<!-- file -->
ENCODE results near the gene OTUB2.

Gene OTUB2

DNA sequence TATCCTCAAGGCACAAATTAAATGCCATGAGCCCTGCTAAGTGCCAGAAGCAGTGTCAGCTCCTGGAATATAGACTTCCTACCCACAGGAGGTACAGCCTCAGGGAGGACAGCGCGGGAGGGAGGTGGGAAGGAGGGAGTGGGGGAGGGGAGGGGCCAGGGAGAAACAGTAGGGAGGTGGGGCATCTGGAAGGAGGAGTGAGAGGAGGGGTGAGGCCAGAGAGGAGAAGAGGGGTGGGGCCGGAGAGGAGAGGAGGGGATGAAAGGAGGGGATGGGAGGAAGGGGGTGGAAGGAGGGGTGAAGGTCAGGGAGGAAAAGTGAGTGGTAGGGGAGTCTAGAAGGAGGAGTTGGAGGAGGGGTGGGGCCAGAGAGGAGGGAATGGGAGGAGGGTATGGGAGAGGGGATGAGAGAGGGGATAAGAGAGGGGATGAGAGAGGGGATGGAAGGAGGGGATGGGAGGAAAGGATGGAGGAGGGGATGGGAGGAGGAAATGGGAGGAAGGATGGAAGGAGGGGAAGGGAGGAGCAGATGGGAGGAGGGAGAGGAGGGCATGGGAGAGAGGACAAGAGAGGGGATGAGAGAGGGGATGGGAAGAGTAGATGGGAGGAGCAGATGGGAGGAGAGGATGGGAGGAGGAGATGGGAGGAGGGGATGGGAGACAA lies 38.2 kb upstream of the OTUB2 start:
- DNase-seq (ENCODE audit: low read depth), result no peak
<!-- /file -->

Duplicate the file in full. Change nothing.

ENCODE results near the gene OTUB2.

Gene OTUB2

DNA sequence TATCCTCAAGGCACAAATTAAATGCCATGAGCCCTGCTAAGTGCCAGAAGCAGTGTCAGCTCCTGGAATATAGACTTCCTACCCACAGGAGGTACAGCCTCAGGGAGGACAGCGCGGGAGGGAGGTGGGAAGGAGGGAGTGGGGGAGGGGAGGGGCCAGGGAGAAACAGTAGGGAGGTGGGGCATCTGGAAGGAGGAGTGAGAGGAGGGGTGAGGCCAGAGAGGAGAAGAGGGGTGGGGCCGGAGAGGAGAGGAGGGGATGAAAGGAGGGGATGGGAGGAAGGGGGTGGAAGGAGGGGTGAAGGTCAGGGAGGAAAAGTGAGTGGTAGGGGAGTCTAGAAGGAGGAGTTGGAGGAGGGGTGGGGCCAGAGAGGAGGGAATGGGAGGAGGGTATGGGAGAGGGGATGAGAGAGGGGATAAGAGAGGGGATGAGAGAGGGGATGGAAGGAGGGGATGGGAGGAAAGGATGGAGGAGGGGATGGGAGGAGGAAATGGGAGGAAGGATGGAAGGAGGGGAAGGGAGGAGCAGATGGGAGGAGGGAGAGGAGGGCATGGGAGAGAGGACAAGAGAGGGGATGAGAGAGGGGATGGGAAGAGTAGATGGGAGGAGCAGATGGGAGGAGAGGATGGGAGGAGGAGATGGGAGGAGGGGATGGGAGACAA lies 38.2 kb upstream of the OTUB2 start:
- DNase-seq (ENCODE audit: low read depth), result no peak